It's not always easy to convince early-stage, minimally symptomatic or symptomatic patients that their MGD should be treated. Cynthia Matossian, MD, FACS, explains why ophthalmologists shouldn't take this personally and how not to accept their denial as a final answer.
Meibomian gland disease (MGD) is a chronic, progressive condition that benefits from early treatment.
However, it is not always easy to convince early-stage, minimally symptomatic or symptomatic patients that their MGD should be treated.
These patients may not be fully “bought in” to the idea of having MGD, or the disease is affecting them so little that they can’t justify the cost of an in-office treatment like thermal pulsation therapy (LipiFlow, Johnson & Johnson Vision).
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It is not unusual, therefore, for patients to decline or say they will “think about it.”
Our job, as medical professionals, is not to take this personally—and not to accept that it is a final answer, either.
As the disease progresses, such patients may become more symptomatic or more troubled by fluctuating vision, especially if progression is compounded by poor compliance with topical therapies and/or at-home measures such as warm compresses, lid scrubs, and oral omega-3 fatty acid supplementation.
When these patients return for a yearly check-in, they may be ready to hear the message differently.
It is important for eyecare professionals to re-recommend thermal pulsation (or any other out-of-pocket treatment) without judgment. Don’t put patients on the defensive by reminding them that they didn’t follow your previous advice.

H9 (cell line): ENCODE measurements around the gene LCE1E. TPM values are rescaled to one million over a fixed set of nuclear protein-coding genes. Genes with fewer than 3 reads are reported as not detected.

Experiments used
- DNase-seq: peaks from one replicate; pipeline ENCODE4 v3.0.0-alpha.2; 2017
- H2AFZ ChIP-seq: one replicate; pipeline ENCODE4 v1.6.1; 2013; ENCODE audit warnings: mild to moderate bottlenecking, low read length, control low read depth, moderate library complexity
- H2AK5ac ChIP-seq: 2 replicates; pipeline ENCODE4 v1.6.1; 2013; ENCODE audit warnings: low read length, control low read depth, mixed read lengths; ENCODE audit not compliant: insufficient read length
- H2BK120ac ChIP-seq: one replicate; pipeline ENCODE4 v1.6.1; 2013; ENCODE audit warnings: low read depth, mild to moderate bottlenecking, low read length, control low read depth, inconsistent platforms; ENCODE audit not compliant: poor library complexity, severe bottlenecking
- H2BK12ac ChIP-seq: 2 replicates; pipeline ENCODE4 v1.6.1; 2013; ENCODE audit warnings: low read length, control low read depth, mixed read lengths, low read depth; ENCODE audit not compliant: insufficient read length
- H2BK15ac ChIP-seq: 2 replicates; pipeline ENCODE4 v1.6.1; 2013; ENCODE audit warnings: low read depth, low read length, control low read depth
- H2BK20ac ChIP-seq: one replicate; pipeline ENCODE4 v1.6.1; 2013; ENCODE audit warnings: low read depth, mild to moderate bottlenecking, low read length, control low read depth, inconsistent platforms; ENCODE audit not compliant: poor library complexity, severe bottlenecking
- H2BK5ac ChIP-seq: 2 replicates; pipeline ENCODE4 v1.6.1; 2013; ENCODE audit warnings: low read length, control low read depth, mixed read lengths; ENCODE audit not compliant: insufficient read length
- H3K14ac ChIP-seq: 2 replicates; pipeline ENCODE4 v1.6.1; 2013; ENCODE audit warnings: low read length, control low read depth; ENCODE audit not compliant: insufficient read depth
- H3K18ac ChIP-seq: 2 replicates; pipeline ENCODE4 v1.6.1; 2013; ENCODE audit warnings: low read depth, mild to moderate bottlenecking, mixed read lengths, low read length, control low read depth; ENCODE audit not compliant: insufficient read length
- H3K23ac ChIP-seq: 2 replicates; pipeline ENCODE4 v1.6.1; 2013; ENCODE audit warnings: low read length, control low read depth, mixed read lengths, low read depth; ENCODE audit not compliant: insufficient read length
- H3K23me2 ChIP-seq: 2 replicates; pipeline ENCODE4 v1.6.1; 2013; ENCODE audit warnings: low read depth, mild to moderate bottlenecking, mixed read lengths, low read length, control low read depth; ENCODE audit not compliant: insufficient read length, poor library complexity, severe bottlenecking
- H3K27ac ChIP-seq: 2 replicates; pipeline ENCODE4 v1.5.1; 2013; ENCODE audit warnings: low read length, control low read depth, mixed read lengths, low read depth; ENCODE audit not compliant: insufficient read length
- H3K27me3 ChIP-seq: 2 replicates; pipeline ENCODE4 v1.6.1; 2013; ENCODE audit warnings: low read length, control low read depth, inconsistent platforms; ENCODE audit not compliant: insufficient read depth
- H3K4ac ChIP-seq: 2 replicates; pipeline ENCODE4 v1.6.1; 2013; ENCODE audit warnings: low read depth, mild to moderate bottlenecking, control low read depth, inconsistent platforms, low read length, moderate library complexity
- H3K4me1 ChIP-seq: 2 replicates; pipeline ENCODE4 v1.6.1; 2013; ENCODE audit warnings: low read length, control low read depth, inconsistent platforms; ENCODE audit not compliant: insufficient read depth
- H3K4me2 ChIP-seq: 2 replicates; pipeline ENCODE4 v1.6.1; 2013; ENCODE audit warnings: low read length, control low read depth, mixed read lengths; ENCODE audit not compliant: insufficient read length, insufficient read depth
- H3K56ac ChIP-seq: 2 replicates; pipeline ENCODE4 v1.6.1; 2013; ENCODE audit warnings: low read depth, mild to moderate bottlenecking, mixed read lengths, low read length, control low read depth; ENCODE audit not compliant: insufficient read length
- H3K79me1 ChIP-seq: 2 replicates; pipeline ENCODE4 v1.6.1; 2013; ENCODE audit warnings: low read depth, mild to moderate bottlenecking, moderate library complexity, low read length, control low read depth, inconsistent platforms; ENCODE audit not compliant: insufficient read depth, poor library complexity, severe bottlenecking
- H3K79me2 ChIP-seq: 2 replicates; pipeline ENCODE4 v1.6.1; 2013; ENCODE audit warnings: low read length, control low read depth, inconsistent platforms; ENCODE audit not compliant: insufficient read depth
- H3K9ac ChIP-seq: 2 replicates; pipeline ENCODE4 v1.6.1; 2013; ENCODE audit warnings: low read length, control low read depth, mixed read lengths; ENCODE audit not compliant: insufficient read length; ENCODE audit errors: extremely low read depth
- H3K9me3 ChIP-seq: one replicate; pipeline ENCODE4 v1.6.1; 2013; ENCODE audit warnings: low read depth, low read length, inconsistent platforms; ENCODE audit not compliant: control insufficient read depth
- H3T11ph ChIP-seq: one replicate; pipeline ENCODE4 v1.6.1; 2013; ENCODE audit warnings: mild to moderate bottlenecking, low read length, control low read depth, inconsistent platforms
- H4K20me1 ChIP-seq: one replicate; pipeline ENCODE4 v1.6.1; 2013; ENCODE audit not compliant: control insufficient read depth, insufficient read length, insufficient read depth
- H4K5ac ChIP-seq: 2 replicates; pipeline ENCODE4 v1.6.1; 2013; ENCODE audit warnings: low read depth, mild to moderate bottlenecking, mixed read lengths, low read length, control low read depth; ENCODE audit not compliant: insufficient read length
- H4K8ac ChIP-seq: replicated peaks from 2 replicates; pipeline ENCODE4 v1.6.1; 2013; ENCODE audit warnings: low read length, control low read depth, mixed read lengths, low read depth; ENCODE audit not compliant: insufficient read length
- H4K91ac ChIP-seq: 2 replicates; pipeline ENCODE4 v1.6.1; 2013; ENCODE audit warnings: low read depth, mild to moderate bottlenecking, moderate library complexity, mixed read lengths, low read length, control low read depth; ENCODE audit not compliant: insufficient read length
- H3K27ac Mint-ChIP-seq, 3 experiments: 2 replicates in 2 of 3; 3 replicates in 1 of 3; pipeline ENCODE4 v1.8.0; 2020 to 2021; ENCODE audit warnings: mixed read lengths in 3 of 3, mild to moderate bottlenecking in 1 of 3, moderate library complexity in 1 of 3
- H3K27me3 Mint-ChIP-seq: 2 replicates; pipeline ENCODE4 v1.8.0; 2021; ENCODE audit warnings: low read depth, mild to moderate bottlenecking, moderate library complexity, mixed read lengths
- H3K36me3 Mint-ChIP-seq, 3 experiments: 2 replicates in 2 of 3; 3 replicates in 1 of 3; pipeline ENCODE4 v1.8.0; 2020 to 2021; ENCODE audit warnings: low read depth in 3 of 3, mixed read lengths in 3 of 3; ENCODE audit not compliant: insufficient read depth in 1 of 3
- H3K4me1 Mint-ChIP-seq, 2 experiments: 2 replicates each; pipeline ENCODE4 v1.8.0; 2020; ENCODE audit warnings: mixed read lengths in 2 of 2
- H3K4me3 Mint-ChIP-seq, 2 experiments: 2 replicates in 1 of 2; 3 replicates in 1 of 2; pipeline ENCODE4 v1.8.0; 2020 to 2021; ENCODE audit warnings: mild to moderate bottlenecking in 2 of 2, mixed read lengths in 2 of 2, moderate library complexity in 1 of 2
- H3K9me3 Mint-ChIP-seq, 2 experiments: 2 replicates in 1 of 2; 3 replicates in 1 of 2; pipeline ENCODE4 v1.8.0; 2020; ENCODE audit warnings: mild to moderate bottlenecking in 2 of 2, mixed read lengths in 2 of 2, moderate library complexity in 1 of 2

I always focus on the objective data and the documented symptomology, presenting specific diagnostic evidence to help patients understand that their disease is advancing.
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For example, I might say, “Last year you were using artificial tears twice a day, and it has increased to about six times a day now. That means your eyes are bothering you more. Is that correct?”
Or I might show them where I see more dropout of the meibomian glands on the dynamic meibomian imaging than I did at their last visit (Figure 1a-b).
We also let patients know that the price for a thermal pulsation procedure has come down in the past 18 months—which is unusual enough in health care that it is always remarked upon.
I explain that the manufacturer reduced the price of the activators and we are happy to pass that savings on to patients. Therefore, if price was a barrier in the past, perhaps it will be less of one now.
I’m careful to reinforce appropriate expectations, by making it clear that while I think the thermal pulsation procedure will be helpful, it is not a miracle cure nor a one-time treatment.It may or may not make an immediate difference in symptoms, and it will need to be repeated in the future.
Being consistent in recommending a treatment that I believe is beneficial for MGD is a good way to recapture patients who might not have been ready for a treatment in the past, but who can still benefit now.
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About the author
Cynthia Matossian, MD, FACS
Dr. Matossian is the founder and medical director of Matossian Eye Associates, Pennsylvania and New Jersey; adjunct clinical instructor at Temple University School of Medicine, Philadelphia.